By Eric Ettlinger, Aquatic Ecologist
The third week of December is typically the mid-point of the coho spawning run on Lagunitas Creek. Spawner survey results before mid-December don’t typically mean much in terms of predicting the season’s coho run, but at this point I can let myself start feeling hopeful or worried about the season total. So with five weeks of surveys behind us, how do I feel about this year’s coho run? In a word, disappointed. To date we’ve seen 51 coho redds, which is somewhat below average, and predicts a season total in the neighborhood of 150 redds. That total would rank in the bottom third of runs over the last 18 years, in a year when abundant rain has allowed coho to spawn wherever and whenever they want, unlike some past years. It may be that this week will mark a sharp upswing in coho spawning activity, but for now things don’t look encouraging.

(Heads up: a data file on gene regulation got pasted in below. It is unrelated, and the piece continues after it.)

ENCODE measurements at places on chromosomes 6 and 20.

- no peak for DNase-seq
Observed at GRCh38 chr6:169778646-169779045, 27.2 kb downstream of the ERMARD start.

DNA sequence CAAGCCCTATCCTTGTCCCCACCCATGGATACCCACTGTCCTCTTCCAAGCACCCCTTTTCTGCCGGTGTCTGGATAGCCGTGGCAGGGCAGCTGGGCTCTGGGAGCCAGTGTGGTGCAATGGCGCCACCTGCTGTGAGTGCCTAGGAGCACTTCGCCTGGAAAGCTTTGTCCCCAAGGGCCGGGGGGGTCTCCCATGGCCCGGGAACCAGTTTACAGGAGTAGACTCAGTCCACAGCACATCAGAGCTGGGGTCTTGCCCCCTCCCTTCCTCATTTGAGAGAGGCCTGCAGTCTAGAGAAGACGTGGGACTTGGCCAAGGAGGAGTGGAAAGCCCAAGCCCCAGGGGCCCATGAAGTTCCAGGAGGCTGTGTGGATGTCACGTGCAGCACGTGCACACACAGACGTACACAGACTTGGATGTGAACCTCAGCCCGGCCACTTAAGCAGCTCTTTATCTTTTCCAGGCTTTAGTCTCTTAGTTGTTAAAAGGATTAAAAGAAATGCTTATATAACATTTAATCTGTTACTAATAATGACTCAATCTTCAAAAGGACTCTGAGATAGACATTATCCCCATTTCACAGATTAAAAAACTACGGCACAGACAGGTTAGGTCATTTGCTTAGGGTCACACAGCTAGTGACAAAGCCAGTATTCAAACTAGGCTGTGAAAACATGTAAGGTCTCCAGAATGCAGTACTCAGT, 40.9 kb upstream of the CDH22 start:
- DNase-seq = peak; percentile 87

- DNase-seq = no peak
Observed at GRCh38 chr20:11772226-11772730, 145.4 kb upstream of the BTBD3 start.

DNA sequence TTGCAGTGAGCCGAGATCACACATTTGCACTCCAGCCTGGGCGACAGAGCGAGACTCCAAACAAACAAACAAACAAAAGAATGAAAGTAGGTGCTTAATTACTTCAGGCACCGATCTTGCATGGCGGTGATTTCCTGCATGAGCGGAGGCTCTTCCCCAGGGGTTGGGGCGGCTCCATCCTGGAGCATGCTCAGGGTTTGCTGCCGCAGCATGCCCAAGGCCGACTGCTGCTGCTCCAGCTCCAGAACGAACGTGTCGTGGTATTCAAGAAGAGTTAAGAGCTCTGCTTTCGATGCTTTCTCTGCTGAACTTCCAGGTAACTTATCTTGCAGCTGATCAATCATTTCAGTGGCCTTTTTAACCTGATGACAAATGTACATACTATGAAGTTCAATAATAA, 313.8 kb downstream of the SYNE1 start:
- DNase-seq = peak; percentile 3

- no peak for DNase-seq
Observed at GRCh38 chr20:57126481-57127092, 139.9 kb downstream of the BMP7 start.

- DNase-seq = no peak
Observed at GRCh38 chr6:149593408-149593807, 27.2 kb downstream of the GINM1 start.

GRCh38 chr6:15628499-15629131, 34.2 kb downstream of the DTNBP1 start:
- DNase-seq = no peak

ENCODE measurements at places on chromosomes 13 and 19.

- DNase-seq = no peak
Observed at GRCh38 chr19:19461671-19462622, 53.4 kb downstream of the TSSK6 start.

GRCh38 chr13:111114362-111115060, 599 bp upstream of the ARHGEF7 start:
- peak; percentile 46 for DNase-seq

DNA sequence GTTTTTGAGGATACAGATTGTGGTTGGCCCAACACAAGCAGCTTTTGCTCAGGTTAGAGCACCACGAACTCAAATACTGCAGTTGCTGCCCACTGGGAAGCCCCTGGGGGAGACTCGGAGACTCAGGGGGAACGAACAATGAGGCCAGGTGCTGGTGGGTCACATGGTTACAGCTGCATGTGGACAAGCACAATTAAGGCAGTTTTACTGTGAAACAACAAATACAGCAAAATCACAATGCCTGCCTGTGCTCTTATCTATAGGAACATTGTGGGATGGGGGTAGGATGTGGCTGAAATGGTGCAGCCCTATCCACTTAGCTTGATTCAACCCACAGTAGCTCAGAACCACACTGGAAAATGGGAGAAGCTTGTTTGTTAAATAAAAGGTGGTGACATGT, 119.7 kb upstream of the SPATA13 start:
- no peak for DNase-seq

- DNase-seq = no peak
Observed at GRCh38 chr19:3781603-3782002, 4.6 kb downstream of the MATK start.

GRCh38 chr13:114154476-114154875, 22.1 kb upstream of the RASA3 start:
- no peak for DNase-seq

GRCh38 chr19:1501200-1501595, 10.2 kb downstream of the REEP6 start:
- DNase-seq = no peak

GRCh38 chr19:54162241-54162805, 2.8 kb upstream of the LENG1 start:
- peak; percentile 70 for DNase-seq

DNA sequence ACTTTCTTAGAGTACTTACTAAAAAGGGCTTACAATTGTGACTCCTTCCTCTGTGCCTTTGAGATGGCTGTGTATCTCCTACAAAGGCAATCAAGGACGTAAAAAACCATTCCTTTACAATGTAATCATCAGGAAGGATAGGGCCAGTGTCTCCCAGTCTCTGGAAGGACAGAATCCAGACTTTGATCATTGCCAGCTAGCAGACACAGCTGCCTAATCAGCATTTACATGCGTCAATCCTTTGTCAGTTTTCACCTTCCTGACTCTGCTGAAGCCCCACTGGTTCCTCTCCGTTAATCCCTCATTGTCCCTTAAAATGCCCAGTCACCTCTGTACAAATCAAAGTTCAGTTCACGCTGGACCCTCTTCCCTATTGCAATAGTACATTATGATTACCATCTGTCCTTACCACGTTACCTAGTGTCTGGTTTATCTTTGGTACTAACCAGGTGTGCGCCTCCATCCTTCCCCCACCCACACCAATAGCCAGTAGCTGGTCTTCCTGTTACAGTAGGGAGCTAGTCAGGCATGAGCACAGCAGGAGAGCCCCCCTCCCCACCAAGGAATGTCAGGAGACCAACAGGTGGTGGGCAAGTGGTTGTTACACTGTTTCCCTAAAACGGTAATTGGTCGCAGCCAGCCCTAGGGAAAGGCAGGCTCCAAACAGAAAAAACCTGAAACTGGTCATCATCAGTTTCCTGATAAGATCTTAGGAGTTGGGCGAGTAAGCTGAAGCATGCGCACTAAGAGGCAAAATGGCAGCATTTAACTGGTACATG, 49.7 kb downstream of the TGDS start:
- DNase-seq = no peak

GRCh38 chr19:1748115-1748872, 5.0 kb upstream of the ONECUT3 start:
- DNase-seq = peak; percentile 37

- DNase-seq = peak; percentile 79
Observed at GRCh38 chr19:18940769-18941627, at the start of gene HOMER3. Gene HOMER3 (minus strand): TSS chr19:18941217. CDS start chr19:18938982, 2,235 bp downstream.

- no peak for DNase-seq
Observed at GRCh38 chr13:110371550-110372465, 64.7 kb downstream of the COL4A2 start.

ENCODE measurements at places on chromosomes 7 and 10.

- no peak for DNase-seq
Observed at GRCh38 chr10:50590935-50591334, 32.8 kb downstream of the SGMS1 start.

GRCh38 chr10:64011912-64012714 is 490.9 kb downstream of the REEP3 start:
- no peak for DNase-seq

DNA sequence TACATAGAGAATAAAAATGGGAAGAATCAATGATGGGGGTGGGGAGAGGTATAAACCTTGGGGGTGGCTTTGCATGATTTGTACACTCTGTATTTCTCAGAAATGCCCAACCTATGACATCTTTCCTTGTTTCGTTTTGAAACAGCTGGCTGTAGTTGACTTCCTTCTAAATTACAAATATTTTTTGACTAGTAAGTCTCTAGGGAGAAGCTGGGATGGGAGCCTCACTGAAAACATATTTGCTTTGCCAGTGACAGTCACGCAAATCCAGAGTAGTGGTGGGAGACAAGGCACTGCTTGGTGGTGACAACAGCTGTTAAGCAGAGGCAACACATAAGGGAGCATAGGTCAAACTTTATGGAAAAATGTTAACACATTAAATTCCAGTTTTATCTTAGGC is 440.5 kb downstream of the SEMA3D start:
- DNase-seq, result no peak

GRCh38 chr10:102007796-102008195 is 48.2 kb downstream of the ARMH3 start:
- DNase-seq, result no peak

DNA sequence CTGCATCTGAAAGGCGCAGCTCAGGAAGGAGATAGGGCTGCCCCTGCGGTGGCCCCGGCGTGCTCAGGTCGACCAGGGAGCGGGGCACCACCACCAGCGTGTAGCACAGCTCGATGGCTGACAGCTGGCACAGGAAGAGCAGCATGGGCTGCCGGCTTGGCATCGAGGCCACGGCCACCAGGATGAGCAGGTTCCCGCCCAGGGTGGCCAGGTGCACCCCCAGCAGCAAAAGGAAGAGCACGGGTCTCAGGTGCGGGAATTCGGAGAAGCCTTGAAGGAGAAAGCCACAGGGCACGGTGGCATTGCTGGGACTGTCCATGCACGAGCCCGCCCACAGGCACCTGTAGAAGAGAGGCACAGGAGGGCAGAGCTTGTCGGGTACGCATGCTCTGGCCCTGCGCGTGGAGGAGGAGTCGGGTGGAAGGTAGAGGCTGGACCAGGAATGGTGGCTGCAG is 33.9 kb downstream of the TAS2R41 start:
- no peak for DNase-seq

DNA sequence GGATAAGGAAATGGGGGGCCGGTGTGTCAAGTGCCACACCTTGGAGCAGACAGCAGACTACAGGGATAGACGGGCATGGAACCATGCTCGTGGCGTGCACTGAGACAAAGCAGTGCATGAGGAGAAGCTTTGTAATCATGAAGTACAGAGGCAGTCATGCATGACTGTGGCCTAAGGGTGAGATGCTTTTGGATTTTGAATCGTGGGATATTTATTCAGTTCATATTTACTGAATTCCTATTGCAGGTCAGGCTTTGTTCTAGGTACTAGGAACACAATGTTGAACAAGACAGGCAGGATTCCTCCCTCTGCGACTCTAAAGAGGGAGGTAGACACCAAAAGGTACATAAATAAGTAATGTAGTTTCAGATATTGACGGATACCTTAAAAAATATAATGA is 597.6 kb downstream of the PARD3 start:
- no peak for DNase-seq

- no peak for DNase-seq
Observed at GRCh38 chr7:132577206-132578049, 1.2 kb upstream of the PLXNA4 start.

On a more positive note, we continue to see relatively large numbers of Chinook and chum salmon in the creek. To date we’ve counted 22 Chinook redds, which matches the pace of the big Chinook run of 2004-05, when we saw 125 Chinook and 44 redds. In the case of chum, “relatively large numbers” means three fish, but these few fish continue to be fascinating. Last week we again saw a male chum attempting to spawn with a female Chinook. In this instance the male had taken on the coloration of a female chum, with a solid, dark bar running the length of the fish. We weren’t fooled, however, because he was on a redd with an obviously female Chinook and his pattern of worn scales indicated that he had been fighting, not building a redd. Interestingly, it’s been many years since we’ve seen a chum salmon displaying the bold purple and black stripes of spawning males. Maybe they only dress up like that in the presence of other males.
It looks like rain and high flows will keep us out of the creek for at least the next few days, if not all week. Hopefully coho are surging upstream as I write this.
| A cross-dressed chum salmon in Lagunitas Creek